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Altern Med Rev. 1999 Dec;4(6):403-13.

Nutrients and HIV: part one -- beta carotene and selenium.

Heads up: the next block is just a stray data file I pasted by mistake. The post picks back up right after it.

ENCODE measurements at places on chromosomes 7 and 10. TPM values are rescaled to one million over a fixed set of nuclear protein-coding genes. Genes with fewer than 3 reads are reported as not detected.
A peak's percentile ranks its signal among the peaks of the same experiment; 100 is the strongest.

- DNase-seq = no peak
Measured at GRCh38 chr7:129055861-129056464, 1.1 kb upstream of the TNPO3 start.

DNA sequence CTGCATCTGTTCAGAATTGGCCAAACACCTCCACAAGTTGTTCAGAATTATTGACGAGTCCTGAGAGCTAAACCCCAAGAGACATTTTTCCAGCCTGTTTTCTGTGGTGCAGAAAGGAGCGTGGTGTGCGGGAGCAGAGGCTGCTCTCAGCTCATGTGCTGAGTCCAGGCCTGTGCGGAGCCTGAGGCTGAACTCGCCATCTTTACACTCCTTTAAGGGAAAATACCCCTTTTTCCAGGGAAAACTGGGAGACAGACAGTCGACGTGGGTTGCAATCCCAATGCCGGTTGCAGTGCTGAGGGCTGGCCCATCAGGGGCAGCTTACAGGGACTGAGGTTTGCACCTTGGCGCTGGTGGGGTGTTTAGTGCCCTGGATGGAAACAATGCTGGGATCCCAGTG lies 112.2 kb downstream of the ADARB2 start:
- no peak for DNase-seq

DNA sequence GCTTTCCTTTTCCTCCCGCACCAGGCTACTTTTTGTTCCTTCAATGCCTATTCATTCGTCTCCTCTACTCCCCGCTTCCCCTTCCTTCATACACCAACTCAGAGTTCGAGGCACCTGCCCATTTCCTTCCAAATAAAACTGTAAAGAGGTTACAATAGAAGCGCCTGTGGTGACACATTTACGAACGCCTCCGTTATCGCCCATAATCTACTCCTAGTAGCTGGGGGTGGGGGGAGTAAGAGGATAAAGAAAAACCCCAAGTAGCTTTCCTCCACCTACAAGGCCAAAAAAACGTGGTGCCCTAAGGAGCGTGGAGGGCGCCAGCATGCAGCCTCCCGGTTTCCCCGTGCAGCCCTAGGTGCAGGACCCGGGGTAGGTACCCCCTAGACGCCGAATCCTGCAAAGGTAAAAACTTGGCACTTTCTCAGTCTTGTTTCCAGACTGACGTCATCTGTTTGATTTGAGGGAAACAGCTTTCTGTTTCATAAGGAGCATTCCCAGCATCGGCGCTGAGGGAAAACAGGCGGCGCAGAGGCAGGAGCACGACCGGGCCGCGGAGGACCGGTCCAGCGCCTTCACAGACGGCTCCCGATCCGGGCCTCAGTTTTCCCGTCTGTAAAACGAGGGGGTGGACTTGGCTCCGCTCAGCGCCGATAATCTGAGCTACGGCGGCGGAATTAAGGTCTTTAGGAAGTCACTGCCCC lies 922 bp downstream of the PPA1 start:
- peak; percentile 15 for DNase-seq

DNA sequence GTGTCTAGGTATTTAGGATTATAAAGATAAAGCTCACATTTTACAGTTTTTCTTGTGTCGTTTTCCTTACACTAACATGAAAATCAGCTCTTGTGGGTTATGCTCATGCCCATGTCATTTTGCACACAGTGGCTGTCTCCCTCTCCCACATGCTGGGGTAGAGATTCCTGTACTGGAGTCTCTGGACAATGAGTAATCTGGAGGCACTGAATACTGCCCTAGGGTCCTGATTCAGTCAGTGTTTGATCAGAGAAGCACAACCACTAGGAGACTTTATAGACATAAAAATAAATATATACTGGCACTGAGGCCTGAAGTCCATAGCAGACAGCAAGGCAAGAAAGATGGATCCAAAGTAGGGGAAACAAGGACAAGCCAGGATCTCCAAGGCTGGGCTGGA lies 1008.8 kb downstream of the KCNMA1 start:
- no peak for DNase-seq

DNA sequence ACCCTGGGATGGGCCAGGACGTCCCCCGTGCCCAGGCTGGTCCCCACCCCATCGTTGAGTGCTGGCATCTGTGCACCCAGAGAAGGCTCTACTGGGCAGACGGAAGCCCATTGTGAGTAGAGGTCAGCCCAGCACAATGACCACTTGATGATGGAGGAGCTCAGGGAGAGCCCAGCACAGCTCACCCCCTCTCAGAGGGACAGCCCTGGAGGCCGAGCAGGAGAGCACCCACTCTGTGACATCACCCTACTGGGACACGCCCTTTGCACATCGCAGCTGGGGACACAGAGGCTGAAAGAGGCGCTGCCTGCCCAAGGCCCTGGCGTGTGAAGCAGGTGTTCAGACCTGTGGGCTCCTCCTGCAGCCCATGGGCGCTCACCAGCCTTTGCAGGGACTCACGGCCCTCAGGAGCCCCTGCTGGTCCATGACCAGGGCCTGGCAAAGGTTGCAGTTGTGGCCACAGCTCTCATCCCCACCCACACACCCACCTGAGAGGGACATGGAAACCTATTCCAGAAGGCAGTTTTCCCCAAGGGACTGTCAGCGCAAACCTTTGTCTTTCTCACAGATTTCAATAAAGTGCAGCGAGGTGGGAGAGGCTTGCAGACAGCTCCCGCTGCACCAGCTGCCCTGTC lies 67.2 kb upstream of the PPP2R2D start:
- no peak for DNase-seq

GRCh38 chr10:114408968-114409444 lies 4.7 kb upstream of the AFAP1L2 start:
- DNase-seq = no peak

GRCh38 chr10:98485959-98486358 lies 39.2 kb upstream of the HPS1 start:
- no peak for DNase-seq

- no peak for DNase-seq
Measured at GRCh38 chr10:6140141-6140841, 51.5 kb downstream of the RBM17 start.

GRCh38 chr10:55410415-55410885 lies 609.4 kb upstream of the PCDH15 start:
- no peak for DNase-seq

Micronutrient deficiencies are common in HIV/AIDS, resulting from both malabsorption and virally-caused depletion. Beta carotene and selenium deficiencies, two of the most common nutrient deficiencies, are important due to their dual function as nutrients necessary for immune modulation and as antioxidants. Beta carotene deficiencies are common in all stages of HIV/AIDS and may signal malabsorption. Supplementation has been shown to affect specific T lymphocyte populations and decrease markers of lipoperoxides. Selenium levels are highly significant in predicting AIDS-related mortality; and the HIV virus manufactures selenoproteins that are involved in the regulation of viral replication, possibly depleting host levels of selenium. Supplementation trials with individual antioxidants have shown improvement in immunological parameters and decreased evidence of lipid peroxidation.

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